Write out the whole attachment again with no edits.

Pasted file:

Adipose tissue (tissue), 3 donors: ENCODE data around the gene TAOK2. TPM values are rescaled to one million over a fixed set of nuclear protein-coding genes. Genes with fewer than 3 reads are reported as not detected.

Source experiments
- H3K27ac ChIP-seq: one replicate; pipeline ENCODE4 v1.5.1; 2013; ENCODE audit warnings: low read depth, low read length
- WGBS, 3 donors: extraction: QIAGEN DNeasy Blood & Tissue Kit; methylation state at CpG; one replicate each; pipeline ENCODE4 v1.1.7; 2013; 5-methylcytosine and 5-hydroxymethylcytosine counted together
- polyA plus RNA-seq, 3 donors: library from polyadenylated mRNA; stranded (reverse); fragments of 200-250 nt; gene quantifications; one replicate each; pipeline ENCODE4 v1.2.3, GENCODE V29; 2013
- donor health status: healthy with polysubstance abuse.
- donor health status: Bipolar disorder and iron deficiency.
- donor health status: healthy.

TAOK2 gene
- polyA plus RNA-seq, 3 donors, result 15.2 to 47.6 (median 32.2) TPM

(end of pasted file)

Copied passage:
Adipose tissue (tissue), 3 donors: ENCODE data around the gene TAOK2. TPM values are rescaled to one million over a fixed set of nuclear protein-coding genes. Genes with fewer than 3 reads are reported as not detected.

Source experiments
- H3K27ac ChIP-seq: one replicate; pipeline ENCODE4 v1.5.1; 2013; ENCODE audit warnings: low read depth, low read length
- WGBS, 3 donors: extraction: QIAGEN DNeasy Blood & Tissue Kit; methylation state at CpG; one replicate each; pipeline ENCODE4 v1.1.7; 2013; 5-methylcytosine and 5-hydroxymethylcytosine counted together
- polyA plus RNA-seq, 3 donors: library from polyadenylated mRNA; stranded (reverse); fragments of 200-250 nt; gene quantifications; one replicate each; pipeline ENCODE4 v1.2.3, GENCODE V29; 2013
- donor health status: healthy with polysubstance abuse.
- donor health status: Bipolar disorder and iron deficiency.
- donor health status: healthy.

TAOK2 gene
- polyA plus RNA-seq, 3 donors, result 15.2 to 47.6 (median 32.2) TPM